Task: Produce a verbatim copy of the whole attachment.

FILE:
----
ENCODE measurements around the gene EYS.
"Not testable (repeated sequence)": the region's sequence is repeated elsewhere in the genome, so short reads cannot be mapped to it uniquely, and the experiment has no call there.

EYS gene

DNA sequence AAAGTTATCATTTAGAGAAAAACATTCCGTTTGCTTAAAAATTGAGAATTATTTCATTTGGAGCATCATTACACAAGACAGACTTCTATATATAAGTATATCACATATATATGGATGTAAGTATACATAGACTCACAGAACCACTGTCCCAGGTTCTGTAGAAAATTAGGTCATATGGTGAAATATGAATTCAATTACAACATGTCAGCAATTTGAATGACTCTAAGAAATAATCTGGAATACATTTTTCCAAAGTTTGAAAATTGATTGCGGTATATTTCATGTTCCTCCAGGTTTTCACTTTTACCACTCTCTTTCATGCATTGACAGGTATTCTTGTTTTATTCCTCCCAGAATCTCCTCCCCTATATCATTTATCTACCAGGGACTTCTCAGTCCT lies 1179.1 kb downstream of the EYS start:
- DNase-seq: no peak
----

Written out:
ENCODE measurements around the gene EYS.
"Not testable (repeated sequence)": the region's sequence is repeated elsewhere in the genome, so short reads cannot be mapped to it uniquely, and the experiment has no call there.

EYS gene

DNA sequence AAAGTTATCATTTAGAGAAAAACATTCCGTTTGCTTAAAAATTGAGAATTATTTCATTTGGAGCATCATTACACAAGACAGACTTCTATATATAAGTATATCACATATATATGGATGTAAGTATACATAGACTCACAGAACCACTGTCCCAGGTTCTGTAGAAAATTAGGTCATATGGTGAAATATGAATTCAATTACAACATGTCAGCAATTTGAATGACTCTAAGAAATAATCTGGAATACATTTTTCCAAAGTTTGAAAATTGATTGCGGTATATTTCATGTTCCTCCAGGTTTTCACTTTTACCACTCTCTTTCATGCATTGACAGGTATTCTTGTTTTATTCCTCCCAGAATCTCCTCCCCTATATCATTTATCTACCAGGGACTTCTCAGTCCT lies 1179.1 kb downstream of the EYS start:
- DNase-seq: no peak